Two young men obsessed with the idea of using different kinds of wooden material for architectural interiors ended up with an enterprise solution to their dreams.
Ankush Seth, 35, started out as an interior contractor after finishing an Interior Design course. He designed, constructed interiors on site and consulted.
"Eventually I got frustrated with the quality and productivity of the kind of work being done in the country", he explains. "I knew we had to get into mechanisation, build systems for efficient and high quality construction for interiors."
|Panel saw: Precision Work|
"This business has become so interesting that today I am totally consumed by it," says Seth.
He discovered that factories in countries like Indonesia fabricate entire interiors and then shipp them out for assembly on site. He personally saw this being done in a hotel construction project in Goa and decided he would do the same.
Their factory makes interior panels, sections, partitions, built-ins, wardrobes, false ceilings, doors, windows and some amount of loose furniture. Entire interiors are pre-fabricated, packed, transported and fitted on site.
They use all kinds of timber and man-made materials such as laminated boards, plywood, particle board but the core of their business is about wood.
|Assembling a built-n|
The duo believes that furniture or interiors built with man-made materials are not necessarily inferior. The key is first rate engineering; first rate joinery, accurate cutting and perfect finishing.
"Furniture made out of engineered wood needs proper engineering and processing as well as precise installation. But once you do that it will serve you as well as solid wood furniture for life cycle which is limited to say 10 years whereas solid wood furniture can be refurbished for multiple life cycles ," Seth believes.
|Counter made from Baltic Birch plywood|
Natural wood of course is often the first choice.
"I realised a long time ago that when working with wood it was very important to invest in good timber", says Seth. "Once you have a quantity of wood you can easily conceive the implementation of projects."
Furthermore, good quality timber obviates the need to over-compensate in design and leads to lower wastage and higher yields.
|Factory full of timber|
"There is a lot of wastage in India", he laments. In one project in Dharamsala, he found huge mounds of Red Cedar strips cut and thrown away as waste which the villagers collected for firewood. Seth picked up the waste and transported it back to his factory where he used the "waste" for various projects over six months!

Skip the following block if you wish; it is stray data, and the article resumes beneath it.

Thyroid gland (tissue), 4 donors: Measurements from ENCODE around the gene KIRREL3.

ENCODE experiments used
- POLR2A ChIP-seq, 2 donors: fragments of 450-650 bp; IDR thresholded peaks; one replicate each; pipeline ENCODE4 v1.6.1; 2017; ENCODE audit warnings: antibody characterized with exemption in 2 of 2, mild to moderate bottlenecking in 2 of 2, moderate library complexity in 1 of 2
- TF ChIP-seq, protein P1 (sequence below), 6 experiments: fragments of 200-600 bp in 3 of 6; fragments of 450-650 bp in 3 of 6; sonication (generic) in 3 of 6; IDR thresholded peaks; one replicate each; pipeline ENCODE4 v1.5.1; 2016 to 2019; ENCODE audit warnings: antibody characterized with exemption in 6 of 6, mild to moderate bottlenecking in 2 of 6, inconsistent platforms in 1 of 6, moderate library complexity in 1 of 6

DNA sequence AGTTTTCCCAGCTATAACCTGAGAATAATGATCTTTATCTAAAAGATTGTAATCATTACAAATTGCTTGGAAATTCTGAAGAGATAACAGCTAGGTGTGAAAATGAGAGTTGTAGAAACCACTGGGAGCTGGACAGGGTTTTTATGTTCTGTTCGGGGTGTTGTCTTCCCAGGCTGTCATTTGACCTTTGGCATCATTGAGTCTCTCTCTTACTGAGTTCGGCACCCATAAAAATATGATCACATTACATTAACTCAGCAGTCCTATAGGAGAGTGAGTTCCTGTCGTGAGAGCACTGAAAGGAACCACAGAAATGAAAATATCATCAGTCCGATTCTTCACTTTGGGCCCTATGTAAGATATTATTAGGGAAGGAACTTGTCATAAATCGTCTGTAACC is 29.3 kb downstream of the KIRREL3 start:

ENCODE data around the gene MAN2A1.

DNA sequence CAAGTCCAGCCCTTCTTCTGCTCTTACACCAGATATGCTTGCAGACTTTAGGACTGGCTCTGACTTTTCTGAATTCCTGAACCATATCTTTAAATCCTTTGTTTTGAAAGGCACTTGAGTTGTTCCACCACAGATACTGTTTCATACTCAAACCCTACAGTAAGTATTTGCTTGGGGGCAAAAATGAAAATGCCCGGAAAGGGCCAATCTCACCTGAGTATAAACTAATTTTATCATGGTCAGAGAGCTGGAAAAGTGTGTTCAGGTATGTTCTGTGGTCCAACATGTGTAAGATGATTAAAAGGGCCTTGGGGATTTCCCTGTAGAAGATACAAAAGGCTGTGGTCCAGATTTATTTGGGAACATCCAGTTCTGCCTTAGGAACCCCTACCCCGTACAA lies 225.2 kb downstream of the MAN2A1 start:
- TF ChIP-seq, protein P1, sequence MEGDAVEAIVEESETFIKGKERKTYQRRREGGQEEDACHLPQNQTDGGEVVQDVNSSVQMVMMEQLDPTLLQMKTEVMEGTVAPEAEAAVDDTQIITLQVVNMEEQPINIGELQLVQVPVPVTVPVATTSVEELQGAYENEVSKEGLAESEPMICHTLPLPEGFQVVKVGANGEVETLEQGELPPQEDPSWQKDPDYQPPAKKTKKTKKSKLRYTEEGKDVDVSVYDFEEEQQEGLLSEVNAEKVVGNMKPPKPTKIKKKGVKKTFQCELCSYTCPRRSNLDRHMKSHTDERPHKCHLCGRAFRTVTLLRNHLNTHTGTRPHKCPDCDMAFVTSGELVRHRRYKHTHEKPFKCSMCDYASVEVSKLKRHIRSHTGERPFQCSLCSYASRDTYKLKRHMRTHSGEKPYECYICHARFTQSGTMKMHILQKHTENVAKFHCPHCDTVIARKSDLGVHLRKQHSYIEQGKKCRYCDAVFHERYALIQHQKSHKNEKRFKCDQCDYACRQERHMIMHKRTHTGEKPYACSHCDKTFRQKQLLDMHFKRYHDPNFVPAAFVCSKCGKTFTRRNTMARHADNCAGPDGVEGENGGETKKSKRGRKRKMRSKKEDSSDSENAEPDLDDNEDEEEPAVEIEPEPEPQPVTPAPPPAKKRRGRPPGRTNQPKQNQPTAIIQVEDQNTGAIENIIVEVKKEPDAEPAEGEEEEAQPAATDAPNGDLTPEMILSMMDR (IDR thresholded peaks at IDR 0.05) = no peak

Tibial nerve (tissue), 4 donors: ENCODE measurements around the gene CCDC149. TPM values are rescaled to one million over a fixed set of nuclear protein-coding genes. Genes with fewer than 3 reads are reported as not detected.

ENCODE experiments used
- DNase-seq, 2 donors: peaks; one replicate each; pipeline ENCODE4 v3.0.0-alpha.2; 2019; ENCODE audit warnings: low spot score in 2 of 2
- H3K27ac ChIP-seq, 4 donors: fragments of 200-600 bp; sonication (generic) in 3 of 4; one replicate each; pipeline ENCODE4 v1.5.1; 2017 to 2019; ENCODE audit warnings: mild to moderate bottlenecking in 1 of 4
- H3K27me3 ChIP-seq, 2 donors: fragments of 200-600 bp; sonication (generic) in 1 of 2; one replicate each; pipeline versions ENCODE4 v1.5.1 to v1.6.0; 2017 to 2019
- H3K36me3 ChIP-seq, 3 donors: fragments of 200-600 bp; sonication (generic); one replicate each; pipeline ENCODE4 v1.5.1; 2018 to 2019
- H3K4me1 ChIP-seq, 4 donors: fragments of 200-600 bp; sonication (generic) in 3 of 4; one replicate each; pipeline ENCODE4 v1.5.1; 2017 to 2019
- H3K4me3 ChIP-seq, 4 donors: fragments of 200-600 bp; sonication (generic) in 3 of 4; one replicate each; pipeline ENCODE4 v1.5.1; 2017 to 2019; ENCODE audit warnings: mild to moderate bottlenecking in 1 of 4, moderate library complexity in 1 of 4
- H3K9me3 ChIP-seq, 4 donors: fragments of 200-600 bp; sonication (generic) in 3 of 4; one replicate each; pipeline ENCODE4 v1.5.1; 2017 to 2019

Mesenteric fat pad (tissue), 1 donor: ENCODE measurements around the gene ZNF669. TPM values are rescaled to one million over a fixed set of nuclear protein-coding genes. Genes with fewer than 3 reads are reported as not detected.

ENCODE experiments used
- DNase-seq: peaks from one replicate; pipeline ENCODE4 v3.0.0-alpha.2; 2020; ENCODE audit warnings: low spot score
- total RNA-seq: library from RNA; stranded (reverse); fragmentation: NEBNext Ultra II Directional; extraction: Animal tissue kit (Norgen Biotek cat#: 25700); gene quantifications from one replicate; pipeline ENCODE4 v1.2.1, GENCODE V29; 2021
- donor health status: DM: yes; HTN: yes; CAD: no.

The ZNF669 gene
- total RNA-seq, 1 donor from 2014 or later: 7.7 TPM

Seth and his partner also faced a lot of problem with substandard local timber and their inconsistencies.
"A huge problem with locally supplied timber is consistency", he explains. "The first part of a lot could be fine but as the later ones could often turn out to be inferior."
Another shortcoming of locally supplied lumber is that it is rarely graded, properly dried or dimensioned. This translates into very low yield - almost as little as 50 per cent.
This led Seth to search for solutions and eventually to Canadian timber.
|Panel made from construction grade Douglas Fir|
"We found Canadian timber to be great value for money; it is all kiln seasoned wood, properly sorted and graded, stable and in all excellent for architectural purposes," says Seth.
He also found the support from the BCFII (British Columbia Forest Innovation Investment) office in Mumbai to be extremely helpful in selecting timber species for specific jobs, understanding the wood and locating timber suppliers in Canada. For big projects and ongoing ones, Seth imports lumber directly from Canada with the help of BCFII.
He loves to work with Canadian cedars, which he says resembles the Indian Deodar, both being of the same family. He also works with Douglas Fir, Spruce and Hemlock.
He believes imported timber is a good option not just for big jobs but also for DIY woodworkers. The precise choice of species, according to him, would depend on the level of mechanisation of the woodworker.
"Soft woods are difficult to work with for beginners", he feels. "The best bet for beginners is European White Ash and White Oak, which are both pretty hard and come in the price range of ` 1,500 to 1,700."
Teak, he says should not be the first choice for DIY woodworkers on account of its high cost. Spruce and Pine are good woods to work with. He rates Yellow Cedar very high on account of ease of machining, screwing, strength and natural termite resistance.
|Investment in top quality timber|
Walking around his factory is a pleasure, filled as it is with piles of different kinds of timber and redolent with the fragrance of freshly cut wood.
Seth and Kakkar are truly fortunate to have turned an obsession into an enterprise.
18 January 2016